In common usage today, justice equates with fairness. Can this be the shallow sense of the Framers’ use of the word? No way. Or, is its common usage today more closely associated with passing emotions, and therefore social justice? When progressives attach the “created equal” of the Declaration to the “establish Justice” of the Constitution and let it brew over a hundred years, the result is a dull leveling across society, a degradation of the republican ideal of justice reframed as social justice. Black professor Tom Curry of Texas A&M University went so far as to assert, “In order to be equal, in order to be liberated, some white people may have to die.”
Our Leftist scotus masterfully discarded the Natural Rights theory of our Founding and replaced it with social justice by redefining the concept of rights. Scotus recognizes two categories of rights, those that are fundamental, and those not so important called liberty interests. If this sounds like an arbitrary hierarchy determined by scotus, it is. Unsurprisingly, our progressive scotus doesn’t find the preservation of society, religious freedom, freedom of association, and the right to life as fundamental. They are liberty interests, and as such, they may be violated if the lawmaking body can show a simple rational basis for curtailment.
On the other hand, infringements of fundamental rights (abortion and voting among them) are subject to strict scrutiny, in which defenders of the law must demonstrate a compelling state interest in the law’s curtailment of a fundamental right. It is why state efforts to curtail abortion and vote fraud almost always fall short under strict scrutiny “analysis.”
This slick approach not only avoids the Natural Law basis of our founding and governing compact, it permits a rolling majority of justices to apply their standards, rather than reason and God’s, to the law. It is why Leftists regard the appointment of progressive nominees to scotus as central to the establishment of social justice Utopia. Since the category of rights is up to a majority of the court, it is why senate judiciary hearings quickly degrade into disgusting displays little different from an Animal House food fight. Recall from the Neil Gorsuch hearings how the democrats were appalled at his Scalia-like approach to Constitutional law.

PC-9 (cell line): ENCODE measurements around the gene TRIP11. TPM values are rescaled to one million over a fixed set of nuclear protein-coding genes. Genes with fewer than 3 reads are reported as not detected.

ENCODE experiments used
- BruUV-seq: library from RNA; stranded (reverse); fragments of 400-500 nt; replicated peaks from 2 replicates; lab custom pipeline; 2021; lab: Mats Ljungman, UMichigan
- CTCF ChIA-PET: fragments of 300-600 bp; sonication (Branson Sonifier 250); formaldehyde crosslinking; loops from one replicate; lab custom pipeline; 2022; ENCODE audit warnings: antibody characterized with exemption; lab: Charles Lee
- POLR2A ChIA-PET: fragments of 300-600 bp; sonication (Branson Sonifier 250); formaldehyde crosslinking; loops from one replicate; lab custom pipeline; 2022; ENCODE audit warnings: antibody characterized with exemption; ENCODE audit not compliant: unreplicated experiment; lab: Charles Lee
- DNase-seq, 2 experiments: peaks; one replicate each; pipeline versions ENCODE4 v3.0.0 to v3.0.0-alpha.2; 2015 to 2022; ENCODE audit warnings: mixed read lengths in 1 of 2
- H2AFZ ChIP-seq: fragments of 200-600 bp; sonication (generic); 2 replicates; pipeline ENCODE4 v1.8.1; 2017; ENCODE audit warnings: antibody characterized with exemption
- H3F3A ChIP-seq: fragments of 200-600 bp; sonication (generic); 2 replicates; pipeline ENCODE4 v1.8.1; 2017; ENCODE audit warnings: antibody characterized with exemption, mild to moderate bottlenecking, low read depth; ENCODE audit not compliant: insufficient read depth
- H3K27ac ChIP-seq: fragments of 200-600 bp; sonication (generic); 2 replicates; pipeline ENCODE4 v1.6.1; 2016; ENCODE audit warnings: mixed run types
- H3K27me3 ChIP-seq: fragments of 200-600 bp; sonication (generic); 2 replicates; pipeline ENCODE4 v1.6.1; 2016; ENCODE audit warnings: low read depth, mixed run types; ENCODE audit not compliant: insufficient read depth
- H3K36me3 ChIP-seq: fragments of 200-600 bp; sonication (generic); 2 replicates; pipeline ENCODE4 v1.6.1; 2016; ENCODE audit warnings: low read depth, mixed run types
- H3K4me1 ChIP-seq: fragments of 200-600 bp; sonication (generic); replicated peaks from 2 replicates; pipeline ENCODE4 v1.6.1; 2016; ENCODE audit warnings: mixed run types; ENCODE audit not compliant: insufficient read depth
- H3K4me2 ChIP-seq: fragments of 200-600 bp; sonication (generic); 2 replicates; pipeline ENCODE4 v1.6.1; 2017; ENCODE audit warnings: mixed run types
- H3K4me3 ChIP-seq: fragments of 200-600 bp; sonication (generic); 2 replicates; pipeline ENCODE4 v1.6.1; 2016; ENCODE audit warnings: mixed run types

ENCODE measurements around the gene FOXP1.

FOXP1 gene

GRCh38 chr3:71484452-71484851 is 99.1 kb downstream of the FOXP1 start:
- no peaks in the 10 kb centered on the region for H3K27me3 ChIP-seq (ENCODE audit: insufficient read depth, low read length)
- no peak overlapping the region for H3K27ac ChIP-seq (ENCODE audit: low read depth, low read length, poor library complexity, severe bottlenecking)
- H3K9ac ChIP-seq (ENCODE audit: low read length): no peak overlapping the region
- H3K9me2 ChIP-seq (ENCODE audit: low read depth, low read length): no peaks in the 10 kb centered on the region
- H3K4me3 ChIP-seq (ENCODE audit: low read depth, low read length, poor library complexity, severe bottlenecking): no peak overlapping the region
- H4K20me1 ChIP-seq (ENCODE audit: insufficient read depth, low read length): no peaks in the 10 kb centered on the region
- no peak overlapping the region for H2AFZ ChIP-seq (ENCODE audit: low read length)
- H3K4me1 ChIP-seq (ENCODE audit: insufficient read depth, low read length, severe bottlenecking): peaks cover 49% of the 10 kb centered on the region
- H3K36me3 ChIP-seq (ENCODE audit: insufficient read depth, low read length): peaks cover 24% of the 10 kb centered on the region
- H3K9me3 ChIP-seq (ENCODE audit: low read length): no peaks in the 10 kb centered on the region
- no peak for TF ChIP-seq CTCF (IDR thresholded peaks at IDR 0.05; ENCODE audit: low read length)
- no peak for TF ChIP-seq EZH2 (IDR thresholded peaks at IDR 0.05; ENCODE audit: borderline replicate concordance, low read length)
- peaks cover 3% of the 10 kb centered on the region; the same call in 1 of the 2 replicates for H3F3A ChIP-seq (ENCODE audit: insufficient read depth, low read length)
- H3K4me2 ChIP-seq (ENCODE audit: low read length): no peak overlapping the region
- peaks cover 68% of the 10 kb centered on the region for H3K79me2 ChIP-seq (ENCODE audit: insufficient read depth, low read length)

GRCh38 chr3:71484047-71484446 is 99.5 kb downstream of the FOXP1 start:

As a so-called fundamental right, what has abortion done to civil society? Abortion rejects our individual natural right to life, and coarsens interpersonal relationships. Society depends in large part on stable families, and abortion harms familial stability. Rather than have children to provide for parents’ old-age care, the government is expected to supplant the ages-old duty of children. America’s native-born population, after 60 million or so deaths, is increasingly incapable of meeting the nation’s economic needs. Witness our nearly open borders to meet labor shortages, and laws to admit technical workers from across the world.
In the Preamble, We the People identified the establishment of justice as an end, a purpose for joining together in a compact of government. Just law comports with Natural Law. First among Natural Laws is self-preservation. Thus, no law or scotus opinion may justly assault the preservation of the civil society of We the People. This the lens through which the law should be viewed and judged, and one which the social justice warriors in government avoid at all cost.
We are the many; our oppressors are the few. Government is the playground of politicians, but the Constitution is ours. Be proactive. Be a Re-Founder. Join Convention of States. Sign our COS Petition.
Reference: Eidelberg, P. (1968). The Philosophy of the American Constitution. New York: The Free Press.